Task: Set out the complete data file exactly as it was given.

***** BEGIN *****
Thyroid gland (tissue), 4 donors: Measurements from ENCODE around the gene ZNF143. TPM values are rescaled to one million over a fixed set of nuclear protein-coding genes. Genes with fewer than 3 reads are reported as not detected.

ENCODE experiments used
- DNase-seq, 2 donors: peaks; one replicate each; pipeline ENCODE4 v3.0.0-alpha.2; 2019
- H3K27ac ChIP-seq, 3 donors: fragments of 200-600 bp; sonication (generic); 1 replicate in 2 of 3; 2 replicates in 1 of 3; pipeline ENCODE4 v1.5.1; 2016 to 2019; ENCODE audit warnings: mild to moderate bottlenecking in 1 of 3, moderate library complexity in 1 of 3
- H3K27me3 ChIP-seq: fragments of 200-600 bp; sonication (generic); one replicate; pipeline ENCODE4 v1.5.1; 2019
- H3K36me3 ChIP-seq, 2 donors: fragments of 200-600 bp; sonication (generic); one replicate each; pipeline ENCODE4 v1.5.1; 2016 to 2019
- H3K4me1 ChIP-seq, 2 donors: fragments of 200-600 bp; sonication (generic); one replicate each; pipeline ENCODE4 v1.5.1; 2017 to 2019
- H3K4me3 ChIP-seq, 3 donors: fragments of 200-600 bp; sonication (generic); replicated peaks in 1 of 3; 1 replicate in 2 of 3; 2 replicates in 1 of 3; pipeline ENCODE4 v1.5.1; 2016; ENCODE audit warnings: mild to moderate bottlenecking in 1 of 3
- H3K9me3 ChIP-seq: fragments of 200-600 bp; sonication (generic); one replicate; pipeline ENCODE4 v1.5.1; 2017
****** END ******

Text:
Thyroid gland (tissue), 4 donors: Measurements from ENCODE around the gene ZNF143. TPM values are rescaled to one million over a fixed set of nuclear protein-coding genes. Genes with fewer than 3 reads are reported as not detected.

ENCODE experiments used
- DNase-seq, 2 donors: peaks; one replicate each; pipeline ENCODE4 v3.0.0-alpha.2; 2019
- H3K27ac ChIP-seq, 3 donors: fragments of 200-600 bp; sonication (generic); 1 replicate in 2 of 3; 2 replicates in 1 of 3; pipeline ENCODE4 v1.5.1; 2016 to 2019; ENCODE audit warnings: mild to moderate bottlenecking in 1 of 3, moderate library complexity in 1 of 3
- H3K27me3 ChIP-seq: fragments of 200-600 bp; sonication (generic); one replicate; pipeline ENCODE4 v1.5.1; 2019
- H3K36me3 ChIP-seq, 2 donors: fragments of 200-600 bp; sonication (generic); one replicate each; pipeline ENCODE4 v1.5.1; 2016 to 2019
- H3K4me1 ChIP-seq, 2 donors: fragments of 200-600 bp; sonication (generic); one replicate each; pipeline ENCODE4 v1.5.1; 2017 to 2019
- H3K4me3 ChIP-seq, 3 donors: fragments of 200-600 bp; sonication (generic); replicated peaks in 1 of 3; 1 replicate in 2 of 3; 2 replicates in 1 of 3; pipeline ENCODE4 v1.5.1; 2016; ENCODE audit warnings: mild to moderate bottlenecking in 1 of 3
- H3K9me3 ChIP-seq: fragments of 200-600 bp; sonication (generic); one replicate; pipeline ENCODE4 v1.5.1; 2017